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Ozone oxidation of cyanide-contaminated wastewater

Endorsing Ozone
A high rate of success in complex projects globally adds credence to the effectiveness of ozone in
the oxidation of cyanide-contaminated wastewater in mineral processing. Ozone oxidation enables
rapid and complete destruction of effluent with high cyanide levels.


ne of the biggest challenges in
mineral processing is effective
treatment of cyanide-containing
wastewater. Specifically, the main problem
is reducing the toxicity levels of cyanide,
according to Brendan Van Wyk, Business
Development Manager Industrial at Xylem
Inc (South Africa).
In an in-depth review he has compiled on
the subject, Van Wyk notes: “The treatment
of cyanide containing waste streams from
mining and industrial processes to meet
strict discharge limits, while remaining
economically viable, poses a challenge for
many operations. Most processes require
the use of environmentally harmful products
and result in the generation of unstable
and potentially harmful by-products. For
example, the use of ferrous sulphate for
the removal of Weak Acid Dissociated
(WAD) Cyanides by complexing it to form a
ferrocyanide complex.”
The Ozone option
Fortunately, based on results of recent
findings in complex projects worldwide, the
use of ozone should be considered for the
oxidation and total destruction of the cyanide
complex in a variety of mineral processes.
In particular, recent trials in Southeast
Asia and South African gold mines have
demonstrated a 99% reduction of free
cyanide and Weak Acid Dissociated (WAD)
cyanide complexes with an average dose of
2-3 gO3/gCNWAD. Thiocyanide complexes
were also destroyed, however, these required
between 3 and 4g O3 / g SCN-.

Typically, Oxidising cyanide occurs in
two steps to yield bicarbonate and nitrogen:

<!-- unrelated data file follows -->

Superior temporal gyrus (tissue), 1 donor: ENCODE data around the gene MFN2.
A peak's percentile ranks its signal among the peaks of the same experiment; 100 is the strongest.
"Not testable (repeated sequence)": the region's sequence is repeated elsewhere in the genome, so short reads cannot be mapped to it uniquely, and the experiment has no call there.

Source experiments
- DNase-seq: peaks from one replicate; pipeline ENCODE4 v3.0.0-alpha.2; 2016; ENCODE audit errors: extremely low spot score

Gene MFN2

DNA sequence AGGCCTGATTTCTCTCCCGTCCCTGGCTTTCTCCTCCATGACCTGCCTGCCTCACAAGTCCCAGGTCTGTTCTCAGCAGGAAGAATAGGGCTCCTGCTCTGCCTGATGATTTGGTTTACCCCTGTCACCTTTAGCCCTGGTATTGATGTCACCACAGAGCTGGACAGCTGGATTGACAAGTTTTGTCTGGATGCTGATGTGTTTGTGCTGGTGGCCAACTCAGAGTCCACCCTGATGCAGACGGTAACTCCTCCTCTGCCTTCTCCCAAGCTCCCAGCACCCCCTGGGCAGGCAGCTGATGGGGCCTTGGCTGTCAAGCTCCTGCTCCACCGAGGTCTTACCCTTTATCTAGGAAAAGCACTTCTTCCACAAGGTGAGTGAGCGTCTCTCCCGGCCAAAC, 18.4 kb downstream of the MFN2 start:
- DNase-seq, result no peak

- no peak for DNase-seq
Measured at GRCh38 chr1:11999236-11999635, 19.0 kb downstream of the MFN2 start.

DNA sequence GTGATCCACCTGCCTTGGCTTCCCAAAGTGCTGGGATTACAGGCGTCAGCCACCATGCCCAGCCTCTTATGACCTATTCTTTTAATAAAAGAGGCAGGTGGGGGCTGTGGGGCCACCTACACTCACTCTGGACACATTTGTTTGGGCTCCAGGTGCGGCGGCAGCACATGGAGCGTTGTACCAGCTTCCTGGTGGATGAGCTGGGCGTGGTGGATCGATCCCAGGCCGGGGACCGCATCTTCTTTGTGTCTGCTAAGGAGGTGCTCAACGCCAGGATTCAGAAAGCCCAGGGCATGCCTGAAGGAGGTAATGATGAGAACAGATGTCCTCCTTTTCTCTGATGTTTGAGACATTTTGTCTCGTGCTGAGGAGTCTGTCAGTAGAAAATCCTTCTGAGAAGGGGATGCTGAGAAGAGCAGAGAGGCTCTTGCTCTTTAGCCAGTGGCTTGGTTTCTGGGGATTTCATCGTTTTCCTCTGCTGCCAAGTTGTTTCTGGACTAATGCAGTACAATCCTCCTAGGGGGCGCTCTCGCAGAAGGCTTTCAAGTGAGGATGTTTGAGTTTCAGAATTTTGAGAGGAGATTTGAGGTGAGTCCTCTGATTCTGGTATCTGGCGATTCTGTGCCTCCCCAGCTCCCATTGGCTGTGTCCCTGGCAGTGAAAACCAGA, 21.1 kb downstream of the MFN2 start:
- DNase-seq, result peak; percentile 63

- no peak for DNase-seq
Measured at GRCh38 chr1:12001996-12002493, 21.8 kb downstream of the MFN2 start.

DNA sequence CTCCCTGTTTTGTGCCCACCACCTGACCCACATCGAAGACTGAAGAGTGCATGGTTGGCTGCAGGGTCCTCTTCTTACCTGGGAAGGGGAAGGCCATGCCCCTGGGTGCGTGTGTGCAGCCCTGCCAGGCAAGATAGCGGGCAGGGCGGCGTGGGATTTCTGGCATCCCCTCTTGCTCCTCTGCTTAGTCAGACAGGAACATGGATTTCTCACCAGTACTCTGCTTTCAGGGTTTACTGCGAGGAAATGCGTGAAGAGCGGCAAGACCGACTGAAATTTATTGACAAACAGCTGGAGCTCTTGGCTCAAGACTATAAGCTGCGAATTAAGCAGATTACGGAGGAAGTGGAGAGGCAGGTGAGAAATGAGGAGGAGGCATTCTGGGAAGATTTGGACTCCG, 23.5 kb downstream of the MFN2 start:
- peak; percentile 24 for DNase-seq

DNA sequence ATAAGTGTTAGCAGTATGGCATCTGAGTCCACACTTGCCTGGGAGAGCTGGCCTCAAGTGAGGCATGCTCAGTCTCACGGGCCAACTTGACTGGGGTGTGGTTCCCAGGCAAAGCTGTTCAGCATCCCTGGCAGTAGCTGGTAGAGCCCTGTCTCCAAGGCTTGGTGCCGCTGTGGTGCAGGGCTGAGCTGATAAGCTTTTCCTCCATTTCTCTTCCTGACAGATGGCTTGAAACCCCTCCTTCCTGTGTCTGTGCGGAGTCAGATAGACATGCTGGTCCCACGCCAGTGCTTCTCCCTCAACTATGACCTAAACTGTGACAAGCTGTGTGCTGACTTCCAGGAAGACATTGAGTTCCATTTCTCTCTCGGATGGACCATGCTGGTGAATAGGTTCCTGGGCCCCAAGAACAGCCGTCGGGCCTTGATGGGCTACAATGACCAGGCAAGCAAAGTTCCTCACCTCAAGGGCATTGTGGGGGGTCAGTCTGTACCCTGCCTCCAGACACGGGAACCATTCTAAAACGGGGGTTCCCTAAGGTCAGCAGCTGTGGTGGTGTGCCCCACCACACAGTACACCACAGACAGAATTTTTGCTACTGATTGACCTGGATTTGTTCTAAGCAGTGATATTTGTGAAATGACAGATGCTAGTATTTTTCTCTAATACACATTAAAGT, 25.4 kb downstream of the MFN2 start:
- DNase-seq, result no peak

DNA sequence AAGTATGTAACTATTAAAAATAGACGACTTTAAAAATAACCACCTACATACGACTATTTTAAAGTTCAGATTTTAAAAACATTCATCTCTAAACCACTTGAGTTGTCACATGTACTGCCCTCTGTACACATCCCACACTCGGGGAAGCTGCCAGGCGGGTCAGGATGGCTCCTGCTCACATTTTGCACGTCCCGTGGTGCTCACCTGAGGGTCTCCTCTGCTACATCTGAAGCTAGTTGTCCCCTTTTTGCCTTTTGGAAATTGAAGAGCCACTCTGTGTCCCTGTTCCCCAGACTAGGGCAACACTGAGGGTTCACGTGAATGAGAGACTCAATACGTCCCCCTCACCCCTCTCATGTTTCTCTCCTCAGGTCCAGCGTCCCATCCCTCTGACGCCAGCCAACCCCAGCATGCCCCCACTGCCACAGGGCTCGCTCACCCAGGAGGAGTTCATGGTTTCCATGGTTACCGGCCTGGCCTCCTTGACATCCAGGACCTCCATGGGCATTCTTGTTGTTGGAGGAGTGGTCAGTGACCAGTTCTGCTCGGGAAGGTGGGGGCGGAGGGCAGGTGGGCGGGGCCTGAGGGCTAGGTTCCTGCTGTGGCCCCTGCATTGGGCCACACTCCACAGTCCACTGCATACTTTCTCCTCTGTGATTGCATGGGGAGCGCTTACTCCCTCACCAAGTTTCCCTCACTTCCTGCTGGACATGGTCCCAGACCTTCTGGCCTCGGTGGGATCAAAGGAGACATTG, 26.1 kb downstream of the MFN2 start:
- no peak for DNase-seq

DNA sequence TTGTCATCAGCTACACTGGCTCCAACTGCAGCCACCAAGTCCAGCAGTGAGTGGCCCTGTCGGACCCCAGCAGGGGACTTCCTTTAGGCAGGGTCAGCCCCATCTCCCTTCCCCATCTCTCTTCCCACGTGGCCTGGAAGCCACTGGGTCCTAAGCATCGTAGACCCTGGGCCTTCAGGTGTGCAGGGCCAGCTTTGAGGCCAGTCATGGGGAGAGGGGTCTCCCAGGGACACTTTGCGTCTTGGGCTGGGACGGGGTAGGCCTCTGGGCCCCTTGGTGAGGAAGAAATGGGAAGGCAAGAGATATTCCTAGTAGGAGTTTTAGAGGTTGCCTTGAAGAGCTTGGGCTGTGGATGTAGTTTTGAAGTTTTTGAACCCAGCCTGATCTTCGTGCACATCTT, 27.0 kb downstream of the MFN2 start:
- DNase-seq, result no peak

CN¯ + O3 → CNO¯ + O2
3 CNO¯ + 2 O3 + 2 OH¯ + 2 H2O
→ 3HCO3 + NH¯3+ NH2+ 2 O2
The reaction time for the entire oxidation
process of cyanide requires typically 10 – 30
minutes, where most of the time is required
for the second reaction. Characteristically,
ozone is unstable and reverts back to oxygen
in about twenty minutes under ambient
The benefits of ozone oxidation
Universally, in the face of other methods,
there is growing approval of ozone oxidation
due to benefits it brings to mineral processing,
which include low operating costs, improved
operator safety and lower level of pollution,
and effective water recycling.
Low operating costs and operator
In comparison with other processes, ozone
cyanide treatment on-site is considerably
cost effective. Implementing other methods
is very both costly and time-consuming.
For instance, alternate technologies involve
the mixing of sulfur dioxide and air with
the WAD cyanides to yield cyanates and
sulfuric acid. Moreover, lime is required
to keep the pH below 9, and a sludge is
formed from the precipitation of metal

Xylem's ozone generator produces ozone gas on-site from oxygen for treating cyanide-contaminated


hydroxides and gypsum, which is not easy
to remove. Alternate technologies require
the transportation, handling and storage of
hazardous chemicals, while still resulting
in an effluent that needs to be further
treated. This increases the OPEX of these
processes, resulting in increased costs of
effluent treatment. Ozone is a pure “on site”
technology. There is no delivery, storage or
handling of chemicals. The treatment allows
for very rapid and complete decomposition
of cyanides, cyanates and thiocyanates to
a non-toxic form. The tailings can be sent
directly underground for back fill operations,
without needing further treatment, handling
and storage - significantly reducing costs.

Safe and lower pollution levels
From a safety perspective, unlike chemical
oxidizers such as sodium hypochlorite and
hydrogen peroxide, with ozone oxidation,
the operator has no or limited exposure to
ozone,. Ozone is contacted with the cyanide
containing effluent in a sealed pipeline. The
ozone is consumed very rapidly, and the
effluent exiting the pipe is already partly
oxidized and safe for handling. Unlike
current processes, there are no secondary
pollutants formed in the reaction...
Water recycling
Due to nontoxic discharge to treatment
plants, ozone treatment enables effective
wastewater recycling. This facilitates good
water management practices on mine sites.
On the whole, in effluent water treatment,
there is no margin for error, as lapses can
have severe reputational, legal and financial
implications on a mining business. Mines
are operating in an increasingly regulated
environment. In order to comply with some
of legislation adequately, they need to adopt
technologies that can enable them to reduce
their footprint on the environment, while
increasing efficiency in mining and mineral
processes. Thus, given its effectiveness,
ozone oxidation should be considered as
a suitable method of treating cyanidecontaminated effluent wastewater.
You can read more about the study on the effectiveness
of ozone oxidation of cyanide-contaminated on the

July - August 2017

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